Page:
Just as the district court in Pazsint was precluded from instructing the petit jury on the assault theory, which the grand jury had not included in the indictment, the district court here was precluded from charging the petit jury on the theory of theft by an unauthorized taking accomplished by specific intent, which the grand jury had not included in the indictment. See id. at 423-24; United States v. Nunez, 180 F.3d 227, 230-34 (5th Cir. 1999) (holding that the district court had constructively amended the indictment when it instructed the jury on assault with and without a firearm and the indictment only charged assault with a firearm); see also United States v. Peel, 837 F.2d 975, 979 (11th Cir. 1988) (constructive amendment occurred when jury instruction permitted conviction on a statutory section not charged in the indictment).


The government contends that the district court was not required to limit its instructions to a single theory because the theft counts broadly allege that Shipsey did "embezzle, steal . . . , abstract and convert monies" without specifying any single means of doing so. We disagree.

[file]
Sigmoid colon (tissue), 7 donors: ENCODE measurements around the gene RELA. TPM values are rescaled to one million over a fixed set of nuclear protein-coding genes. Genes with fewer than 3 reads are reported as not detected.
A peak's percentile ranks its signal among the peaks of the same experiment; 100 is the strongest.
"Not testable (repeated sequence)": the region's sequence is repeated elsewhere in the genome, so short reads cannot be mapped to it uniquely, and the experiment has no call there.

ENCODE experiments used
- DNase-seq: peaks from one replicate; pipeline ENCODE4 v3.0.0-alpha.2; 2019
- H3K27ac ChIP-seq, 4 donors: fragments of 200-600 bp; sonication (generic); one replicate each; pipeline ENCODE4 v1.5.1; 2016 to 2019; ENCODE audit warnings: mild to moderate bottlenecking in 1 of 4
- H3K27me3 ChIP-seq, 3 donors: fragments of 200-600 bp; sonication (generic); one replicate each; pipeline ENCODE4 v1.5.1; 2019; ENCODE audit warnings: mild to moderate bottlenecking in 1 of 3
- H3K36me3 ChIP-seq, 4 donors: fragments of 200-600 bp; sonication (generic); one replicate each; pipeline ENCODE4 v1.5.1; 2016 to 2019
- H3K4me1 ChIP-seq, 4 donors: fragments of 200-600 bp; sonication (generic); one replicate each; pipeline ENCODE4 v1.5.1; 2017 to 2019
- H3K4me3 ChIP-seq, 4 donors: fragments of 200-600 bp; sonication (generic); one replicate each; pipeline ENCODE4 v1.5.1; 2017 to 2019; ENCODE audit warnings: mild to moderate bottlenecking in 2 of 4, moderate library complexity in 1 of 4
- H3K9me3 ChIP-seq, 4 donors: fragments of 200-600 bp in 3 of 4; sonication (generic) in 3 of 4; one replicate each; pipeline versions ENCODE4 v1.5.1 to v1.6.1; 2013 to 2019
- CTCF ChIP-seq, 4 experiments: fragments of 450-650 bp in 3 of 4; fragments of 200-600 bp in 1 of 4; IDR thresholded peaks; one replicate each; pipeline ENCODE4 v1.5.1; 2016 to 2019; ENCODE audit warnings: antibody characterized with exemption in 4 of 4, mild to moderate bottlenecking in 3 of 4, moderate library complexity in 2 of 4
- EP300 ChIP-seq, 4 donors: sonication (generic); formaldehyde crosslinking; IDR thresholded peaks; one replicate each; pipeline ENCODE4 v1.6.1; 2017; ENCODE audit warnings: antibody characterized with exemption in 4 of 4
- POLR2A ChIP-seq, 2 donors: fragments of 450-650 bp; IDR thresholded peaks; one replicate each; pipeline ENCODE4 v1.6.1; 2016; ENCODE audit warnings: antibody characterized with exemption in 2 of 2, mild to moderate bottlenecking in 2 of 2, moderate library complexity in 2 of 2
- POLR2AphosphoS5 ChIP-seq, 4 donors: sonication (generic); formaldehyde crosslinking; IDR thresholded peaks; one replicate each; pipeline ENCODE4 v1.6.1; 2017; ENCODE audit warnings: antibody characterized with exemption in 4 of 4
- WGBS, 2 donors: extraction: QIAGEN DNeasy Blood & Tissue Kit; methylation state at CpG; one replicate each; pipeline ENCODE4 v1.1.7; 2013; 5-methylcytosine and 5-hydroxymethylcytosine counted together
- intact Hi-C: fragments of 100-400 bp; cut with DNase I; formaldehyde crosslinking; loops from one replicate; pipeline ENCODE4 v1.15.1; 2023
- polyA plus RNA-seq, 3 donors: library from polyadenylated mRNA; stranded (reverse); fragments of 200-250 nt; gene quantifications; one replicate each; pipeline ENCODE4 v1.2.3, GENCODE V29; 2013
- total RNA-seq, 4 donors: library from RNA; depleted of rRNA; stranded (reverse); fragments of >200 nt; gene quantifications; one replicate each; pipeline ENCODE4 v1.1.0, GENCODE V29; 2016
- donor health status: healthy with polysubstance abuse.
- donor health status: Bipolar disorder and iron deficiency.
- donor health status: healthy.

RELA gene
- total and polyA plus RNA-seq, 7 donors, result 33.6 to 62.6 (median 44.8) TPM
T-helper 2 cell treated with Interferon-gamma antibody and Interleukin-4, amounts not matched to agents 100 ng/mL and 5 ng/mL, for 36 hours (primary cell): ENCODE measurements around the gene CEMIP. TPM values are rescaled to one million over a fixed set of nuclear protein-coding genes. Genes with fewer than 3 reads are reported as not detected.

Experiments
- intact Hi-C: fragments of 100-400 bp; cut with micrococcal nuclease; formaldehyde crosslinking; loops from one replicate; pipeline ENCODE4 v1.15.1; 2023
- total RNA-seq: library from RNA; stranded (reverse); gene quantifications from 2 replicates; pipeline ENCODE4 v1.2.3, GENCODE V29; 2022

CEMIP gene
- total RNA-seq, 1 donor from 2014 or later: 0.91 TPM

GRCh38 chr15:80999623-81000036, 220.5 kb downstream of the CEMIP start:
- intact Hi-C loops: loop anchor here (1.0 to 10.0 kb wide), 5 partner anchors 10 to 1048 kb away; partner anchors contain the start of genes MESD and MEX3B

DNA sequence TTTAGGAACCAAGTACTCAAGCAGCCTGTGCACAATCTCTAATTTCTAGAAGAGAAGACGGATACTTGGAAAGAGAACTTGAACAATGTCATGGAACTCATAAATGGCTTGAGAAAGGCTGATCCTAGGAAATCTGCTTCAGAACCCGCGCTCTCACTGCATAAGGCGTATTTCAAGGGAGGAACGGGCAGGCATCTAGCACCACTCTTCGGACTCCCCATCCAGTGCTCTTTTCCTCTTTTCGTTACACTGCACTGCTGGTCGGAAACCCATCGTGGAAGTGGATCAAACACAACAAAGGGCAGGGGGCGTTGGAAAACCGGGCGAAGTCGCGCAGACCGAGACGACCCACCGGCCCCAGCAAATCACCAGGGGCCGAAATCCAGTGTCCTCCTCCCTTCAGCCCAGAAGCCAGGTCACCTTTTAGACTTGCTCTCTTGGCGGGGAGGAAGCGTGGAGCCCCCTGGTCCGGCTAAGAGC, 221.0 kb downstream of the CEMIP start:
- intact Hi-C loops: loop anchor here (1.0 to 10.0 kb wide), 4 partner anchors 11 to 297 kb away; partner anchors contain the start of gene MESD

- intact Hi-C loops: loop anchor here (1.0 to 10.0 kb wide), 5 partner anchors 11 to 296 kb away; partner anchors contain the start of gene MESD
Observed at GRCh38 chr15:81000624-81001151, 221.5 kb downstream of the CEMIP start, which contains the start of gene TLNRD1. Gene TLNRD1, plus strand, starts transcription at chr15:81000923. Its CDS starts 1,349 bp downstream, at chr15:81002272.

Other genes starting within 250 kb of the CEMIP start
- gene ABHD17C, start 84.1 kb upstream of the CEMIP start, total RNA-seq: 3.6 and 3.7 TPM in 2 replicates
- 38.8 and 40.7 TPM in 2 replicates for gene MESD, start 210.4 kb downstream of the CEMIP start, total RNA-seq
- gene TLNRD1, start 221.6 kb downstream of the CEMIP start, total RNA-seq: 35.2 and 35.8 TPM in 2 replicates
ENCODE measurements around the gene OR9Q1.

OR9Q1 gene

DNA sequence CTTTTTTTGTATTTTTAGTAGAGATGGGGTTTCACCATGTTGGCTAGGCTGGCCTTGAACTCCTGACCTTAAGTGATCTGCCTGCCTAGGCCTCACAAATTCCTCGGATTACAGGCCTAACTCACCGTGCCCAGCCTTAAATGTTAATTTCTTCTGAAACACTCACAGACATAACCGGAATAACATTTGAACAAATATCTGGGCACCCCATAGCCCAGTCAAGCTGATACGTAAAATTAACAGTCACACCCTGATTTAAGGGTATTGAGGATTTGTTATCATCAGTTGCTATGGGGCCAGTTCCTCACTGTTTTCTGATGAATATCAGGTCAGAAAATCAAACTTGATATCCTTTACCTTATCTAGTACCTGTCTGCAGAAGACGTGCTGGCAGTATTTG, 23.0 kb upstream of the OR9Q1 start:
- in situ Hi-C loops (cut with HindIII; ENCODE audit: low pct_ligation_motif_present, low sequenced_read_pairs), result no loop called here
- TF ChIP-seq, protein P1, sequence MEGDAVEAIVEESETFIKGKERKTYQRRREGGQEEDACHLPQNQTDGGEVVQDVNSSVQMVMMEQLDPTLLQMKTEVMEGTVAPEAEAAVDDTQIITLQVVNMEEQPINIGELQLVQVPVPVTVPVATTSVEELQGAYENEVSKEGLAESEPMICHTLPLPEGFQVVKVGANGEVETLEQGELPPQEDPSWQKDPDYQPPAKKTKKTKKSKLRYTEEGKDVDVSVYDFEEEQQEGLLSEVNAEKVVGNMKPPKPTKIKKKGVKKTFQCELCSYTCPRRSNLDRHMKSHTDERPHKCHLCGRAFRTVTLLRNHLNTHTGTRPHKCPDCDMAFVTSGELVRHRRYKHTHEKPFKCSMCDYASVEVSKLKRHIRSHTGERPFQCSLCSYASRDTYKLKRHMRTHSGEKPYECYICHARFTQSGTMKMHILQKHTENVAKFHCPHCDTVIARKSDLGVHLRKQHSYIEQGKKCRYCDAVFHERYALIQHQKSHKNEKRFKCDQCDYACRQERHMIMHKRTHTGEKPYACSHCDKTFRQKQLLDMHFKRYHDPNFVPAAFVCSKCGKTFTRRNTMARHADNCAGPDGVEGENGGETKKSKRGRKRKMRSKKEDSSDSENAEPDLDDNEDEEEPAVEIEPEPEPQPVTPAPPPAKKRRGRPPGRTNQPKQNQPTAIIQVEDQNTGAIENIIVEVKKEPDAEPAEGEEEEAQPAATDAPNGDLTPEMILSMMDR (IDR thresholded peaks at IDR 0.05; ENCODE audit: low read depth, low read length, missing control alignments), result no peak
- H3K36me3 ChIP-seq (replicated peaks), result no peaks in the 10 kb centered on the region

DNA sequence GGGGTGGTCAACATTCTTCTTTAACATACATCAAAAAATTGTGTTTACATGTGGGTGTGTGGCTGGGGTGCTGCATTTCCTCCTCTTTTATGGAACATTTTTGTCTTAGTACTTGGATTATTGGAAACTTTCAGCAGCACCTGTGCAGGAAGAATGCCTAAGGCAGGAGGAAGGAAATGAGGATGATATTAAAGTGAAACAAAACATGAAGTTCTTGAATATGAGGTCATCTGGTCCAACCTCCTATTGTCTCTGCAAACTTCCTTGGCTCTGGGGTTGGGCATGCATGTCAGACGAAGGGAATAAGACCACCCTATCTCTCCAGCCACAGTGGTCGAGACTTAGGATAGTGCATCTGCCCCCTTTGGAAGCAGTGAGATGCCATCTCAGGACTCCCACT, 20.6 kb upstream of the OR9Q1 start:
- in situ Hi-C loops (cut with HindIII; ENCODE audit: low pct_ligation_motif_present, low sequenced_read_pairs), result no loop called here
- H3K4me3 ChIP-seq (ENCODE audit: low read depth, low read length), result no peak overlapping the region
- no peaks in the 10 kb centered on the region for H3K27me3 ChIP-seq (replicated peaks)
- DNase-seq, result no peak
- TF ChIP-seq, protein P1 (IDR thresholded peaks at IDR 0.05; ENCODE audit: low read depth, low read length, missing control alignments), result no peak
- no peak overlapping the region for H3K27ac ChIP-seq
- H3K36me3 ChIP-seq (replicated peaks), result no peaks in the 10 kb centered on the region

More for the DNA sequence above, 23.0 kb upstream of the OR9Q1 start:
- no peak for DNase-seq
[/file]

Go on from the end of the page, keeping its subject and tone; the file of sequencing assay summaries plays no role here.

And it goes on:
An indictment must include "a statement of facts and circumstances that will inform the accused of the specific offense with which he is charged." United States v. Cecil, 608 F.2d 1294, 1296 (9th Cir. 1979); see also Hamling v. United States, 418 U.S. 87, 117 (1974); Russell v. United States, 369 U.S. 749, 763-64 (1962); Berger v. United States , 295 U.S. 78, 82 (1935). Here, the indictment contained such a statement in paragraphs five through seven. These paragraphs, quoted above and incorporated into the theft counts, set forth the theory that Shipsey obtained money from First Cal and the pension funds by means of false representations and omissions. Nowhere in the indictment is there a statement of facts and circumstances that would support other possibleS 664 theft theories broadly invoked in the theft counts. Thus, Shipsey had notice only of the theory of theft by fraudulent pretenses and the government was obligated to prove this theory of theft.


Because there is a real likelihood that the jury actually convicted Shipsey of a crime for which the grand jury did not indict him, the district court's instruction constructively amended the indictment. We have held that this is plain error that requires reversal. See United States v. Solis, 841 F.2d 307, 309 (9th Cir. 1988); United States v. Pazsint, 703 F.2d 420, 424 (9th Cir. 1983). We have not had occasion to determine whether reversal is always required after United States v. Olano, 507 U.S. 725, 735 (1993), which recognizes more discretion for courts reviewing for plain error.